Youth Sport Participation: 
Dropout or Success

Youth sport participation offers many healthy benefits for children, but the dropout rate is extremely high. 

The benefits of youth sport participation are not automatic. In addition to potential injuries and eating disorders, psychologically children often feel excessive pressure to win, perceive themselves as having poor abilities, and feel vulnerable in the presence of teammates. Additionally, poor sportsmanship, bullying, and violence have become common in youth sport settings. 

These negative experiences may account for extremely high drop out rates during adolescence. About one third of all participants between 10 and 17 years of age withdraw from organized sport programs every year. 

This video produced by the Mayo Clinic has talks about why kids drop out and what parents and coaches can do about it.

Youth Sport Participation:
Predicting Dropout or Success 

What causes young athletes to drop out or continue as the age? Côté and colleagues created the Developmental Model of Sport Participation (DMSP) based on research in a variety of sports. This psychologically-oriented model suggests that children who start in organized sports eventually choose to participate in sports at a recreational level or an elite level, or they choose to drop out of sports completely.  The model emphasizes the intrinsic motivation needed for activities in the sampling phase and this helps young people find an activity to which they are suited.

Children pass through these three phases: 

1.  Sampling phase (6–12 years):

  • need to sample a wide range of activities
  • emphasis on fun and excitement
  • parents/carers are a key influence
  • dominated by ‘deliberate play’.

2.  Specializing phase (13–15 years):

  • focus on one or two sports
  • sport-specific skill development. 

3.  Investment phase (16+ years):

  • committed to achieving elite status in one sport
  • large amount of ‘deliberate practice’ time
  • family activities revolve around the young person’s sporting timetable.

The model emphasizes the importance of participating in a diversity of sports that focus on deliberate play activities during the “sampling years” (ages 6-12).

Deliberate play activities are defined as activities set up and monitored by age-adapted rules, such as a pick-up basketball game or stickball.  Children a naturally motivated to play and enjoy the activities.

As an athlete progresses to the the specialized and investment phases, this deliberate play is less frequent, but deliberate practice becomes more frequent as the athlete becomes more specialized and serious about their sport. In the investment phase, more time, money, and effort are required to reach higher levels of performance.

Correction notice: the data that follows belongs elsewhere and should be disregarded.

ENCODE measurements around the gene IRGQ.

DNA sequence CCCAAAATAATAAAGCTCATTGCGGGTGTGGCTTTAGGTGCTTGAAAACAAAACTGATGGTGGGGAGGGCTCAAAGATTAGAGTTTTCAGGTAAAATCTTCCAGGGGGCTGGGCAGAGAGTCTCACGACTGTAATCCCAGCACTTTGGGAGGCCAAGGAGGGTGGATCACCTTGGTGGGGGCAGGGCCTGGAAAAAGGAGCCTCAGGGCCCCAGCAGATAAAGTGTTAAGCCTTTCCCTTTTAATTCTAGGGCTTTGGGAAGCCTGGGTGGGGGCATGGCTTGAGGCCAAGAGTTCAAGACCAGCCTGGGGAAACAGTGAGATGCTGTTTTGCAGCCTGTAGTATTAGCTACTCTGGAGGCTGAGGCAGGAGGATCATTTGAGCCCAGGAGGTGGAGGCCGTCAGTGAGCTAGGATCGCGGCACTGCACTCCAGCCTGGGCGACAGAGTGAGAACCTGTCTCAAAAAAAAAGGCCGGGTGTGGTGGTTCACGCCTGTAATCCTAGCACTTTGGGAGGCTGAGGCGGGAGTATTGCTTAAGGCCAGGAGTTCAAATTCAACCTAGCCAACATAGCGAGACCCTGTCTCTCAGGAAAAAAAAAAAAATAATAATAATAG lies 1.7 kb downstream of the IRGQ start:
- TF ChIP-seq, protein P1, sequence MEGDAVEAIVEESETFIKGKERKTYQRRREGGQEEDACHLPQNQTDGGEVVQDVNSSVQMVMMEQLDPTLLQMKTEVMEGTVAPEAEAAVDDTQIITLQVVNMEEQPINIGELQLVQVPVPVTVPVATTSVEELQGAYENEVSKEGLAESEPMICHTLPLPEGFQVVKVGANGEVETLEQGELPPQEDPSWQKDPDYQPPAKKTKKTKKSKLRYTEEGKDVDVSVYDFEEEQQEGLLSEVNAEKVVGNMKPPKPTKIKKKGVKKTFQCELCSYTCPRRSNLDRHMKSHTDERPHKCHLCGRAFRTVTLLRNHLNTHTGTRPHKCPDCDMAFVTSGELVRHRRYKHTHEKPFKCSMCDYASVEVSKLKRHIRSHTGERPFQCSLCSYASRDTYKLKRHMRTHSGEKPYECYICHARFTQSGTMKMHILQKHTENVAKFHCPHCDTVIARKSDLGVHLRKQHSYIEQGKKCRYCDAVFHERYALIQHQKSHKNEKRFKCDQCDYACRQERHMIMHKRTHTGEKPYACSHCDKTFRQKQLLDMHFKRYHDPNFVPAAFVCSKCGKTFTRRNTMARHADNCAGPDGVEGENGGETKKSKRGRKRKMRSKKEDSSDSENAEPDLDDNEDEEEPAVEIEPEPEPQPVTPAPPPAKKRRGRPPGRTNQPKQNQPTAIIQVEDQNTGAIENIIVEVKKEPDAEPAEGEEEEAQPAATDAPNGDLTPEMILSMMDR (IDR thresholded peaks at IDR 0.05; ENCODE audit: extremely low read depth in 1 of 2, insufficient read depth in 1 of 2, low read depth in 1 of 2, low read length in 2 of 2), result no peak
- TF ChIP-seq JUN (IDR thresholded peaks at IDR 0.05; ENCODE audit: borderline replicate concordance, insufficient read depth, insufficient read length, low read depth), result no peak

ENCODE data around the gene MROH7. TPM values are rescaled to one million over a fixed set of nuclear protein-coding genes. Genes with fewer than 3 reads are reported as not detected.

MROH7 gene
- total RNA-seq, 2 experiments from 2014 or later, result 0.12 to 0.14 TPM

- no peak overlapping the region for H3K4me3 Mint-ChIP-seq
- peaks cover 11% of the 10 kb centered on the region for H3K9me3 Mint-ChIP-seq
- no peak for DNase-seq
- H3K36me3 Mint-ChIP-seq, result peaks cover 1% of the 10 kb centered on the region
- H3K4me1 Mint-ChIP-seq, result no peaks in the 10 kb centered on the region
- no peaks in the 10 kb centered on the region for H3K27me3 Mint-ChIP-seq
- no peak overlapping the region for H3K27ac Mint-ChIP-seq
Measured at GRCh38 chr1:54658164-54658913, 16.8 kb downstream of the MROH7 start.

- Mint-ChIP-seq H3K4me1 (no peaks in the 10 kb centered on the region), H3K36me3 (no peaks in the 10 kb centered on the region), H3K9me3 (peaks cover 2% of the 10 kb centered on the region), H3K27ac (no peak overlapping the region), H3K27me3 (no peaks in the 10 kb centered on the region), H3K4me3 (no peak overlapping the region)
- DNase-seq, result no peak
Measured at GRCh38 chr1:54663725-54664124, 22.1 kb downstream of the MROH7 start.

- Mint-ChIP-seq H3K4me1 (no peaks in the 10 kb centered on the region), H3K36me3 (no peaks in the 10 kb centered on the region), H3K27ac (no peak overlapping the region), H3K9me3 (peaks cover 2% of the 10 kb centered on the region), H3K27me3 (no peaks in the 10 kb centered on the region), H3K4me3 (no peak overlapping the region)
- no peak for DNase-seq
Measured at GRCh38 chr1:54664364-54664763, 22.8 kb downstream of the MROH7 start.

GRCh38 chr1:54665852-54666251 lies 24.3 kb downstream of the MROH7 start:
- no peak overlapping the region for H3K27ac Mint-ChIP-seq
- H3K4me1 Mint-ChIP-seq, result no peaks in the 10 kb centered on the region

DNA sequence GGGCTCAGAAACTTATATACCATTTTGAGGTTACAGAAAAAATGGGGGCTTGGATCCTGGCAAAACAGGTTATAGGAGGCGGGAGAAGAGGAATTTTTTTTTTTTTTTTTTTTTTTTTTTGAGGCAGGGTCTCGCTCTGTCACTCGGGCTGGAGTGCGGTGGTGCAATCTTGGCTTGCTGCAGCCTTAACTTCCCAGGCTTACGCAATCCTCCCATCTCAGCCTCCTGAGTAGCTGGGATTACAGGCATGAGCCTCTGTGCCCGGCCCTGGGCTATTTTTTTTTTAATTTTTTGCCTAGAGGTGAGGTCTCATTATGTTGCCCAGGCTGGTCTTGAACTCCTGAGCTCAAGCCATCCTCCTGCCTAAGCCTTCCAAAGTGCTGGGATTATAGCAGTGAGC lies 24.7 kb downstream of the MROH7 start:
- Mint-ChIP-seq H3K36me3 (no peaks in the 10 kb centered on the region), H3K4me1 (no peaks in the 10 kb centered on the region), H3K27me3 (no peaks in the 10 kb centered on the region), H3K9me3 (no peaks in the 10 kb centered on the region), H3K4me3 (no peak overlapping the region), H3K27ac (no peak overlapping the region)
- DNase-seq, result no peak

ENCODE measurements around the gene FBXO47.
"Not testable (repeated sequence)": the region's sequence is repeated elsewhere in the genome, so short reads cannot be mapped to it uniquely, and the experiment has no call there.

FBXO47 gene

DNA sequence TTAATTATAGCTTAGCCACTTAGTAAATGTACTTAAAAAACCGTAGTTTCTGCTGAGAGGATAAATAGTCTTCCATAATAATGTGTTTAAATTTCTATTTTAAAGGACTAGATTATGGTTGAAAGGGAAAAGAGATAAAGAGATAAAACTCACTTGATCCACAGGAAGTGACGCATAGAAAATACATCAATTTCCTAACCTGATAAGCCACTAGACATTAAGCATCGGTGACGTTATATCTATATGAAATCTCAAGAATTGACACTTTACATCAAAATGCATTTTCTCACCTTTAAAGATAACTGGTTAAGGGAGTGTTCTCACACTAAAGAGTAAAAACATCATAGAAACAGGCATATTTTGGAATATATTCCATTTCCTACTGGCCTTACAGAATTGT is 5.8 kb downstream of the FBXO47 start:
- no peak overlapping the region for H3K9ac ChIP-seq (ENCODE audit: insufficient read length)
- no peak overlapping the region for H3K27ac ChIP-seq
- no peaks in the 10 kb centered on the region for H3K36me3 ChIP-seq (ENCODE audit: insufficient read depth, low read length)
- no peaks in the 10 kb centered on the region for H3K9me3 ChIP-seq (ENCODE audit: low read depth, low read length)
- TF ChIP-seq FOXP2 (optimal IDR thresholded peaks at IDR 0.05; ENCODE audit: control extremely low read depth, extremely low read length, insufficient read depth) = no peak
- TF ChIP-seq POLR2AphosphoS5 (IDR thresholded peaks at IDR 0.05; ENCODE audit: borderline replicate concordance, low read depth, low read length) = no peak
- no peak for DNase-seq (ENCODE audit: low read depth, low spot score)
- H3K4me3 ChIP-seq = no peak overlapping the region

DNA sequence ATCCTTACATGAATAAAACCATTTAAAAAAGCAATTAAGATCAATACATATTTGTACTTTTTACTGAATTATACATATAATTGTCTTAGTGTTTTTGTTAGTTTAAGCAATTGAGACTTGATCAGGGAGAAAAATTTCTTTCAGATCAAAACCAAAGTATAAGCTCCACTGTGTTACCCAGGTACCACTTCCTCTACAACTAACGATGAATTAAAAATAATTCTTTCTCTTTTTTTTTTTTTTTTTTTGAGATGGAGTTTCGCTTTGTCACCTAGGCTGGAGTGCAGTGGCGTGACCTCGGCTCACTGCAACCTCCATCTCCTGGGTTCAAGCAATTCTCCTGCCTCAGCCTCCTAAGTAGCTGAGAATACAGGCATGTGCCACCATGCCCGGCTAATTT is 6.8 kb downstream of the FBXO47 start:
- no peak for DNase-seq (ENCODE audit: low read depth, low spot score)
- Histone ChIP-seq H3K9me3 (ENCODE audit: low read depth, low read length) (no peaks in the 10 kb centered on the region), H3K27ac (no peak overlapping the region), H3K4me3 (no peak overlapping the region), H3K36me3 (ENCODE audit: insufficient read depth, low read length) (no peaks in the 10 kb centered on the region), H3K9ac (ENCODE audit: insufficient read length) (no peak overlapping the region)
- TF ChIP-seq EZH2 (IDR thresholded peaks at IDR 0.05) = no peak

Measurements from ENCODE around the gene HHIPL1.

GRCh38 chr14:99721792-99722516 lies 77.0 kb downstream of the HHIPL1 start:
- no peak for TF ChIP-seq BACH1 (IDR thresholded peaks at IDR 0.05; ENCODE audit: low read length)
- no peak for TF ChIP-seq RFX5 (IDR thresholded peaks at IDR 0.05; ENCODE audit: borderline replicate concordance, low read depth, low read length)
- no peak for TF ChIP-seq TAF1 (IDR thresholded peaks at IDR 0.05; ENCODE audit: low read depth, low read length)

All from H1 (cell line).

Quality early learning experiences through sampling and play during childhood develop perceptions of competence, which in turn lead to motivation for continued participation. Children’s perceptions of competence in late childhood (ages 8-12) are largely the result of comparisons with their peers.

It is only at about the age of 12 or 13 that children are able to fully understand the differing effects that effort, practice, and ability have on their performances. For example, before the age of 12 or 13, children tend to judge their athletic ability in comparison with their peers (i.e. I run faster/slower than Mary) rather than in absolute terms (i.e. I can run 100m in 15 seconds). 

If children are exposed to competition and advanced skill work too soon, they will experience a decreased sense of self-esteem and competence, and an increased sense of anxiety. Research on talent development indicates that those who do not persist in their talent area often experienced anxiety because their skill level was too low for the challenges offered to them.

What Coaches Can Do

The DMSP highlights the critical role that the coach can play in positively or negatively influencing youth sport participation and experiences. 

Research indicates that the best liked coaches are those who:

  • demonstrate more technical instructional,
  • are democratic,
  • reinforce positive behaviors,
  • create an atmosphere that athletes perceive as more fun, and
  • foster more team unity.

These skilled coaches have lower dropout rates than untrained coaches. 

In contrast, athletes who drop out and/or burn out perceive their coaches as less encouraging and supportive, and more controlling and autocratic than other athletes.

For more, check out this journal article on Youth Sports by Frazier-Thomas and Cote.

This Powerpoint Presentation by Jean Cote  highlights how to promote positive outcomes in youth sports.

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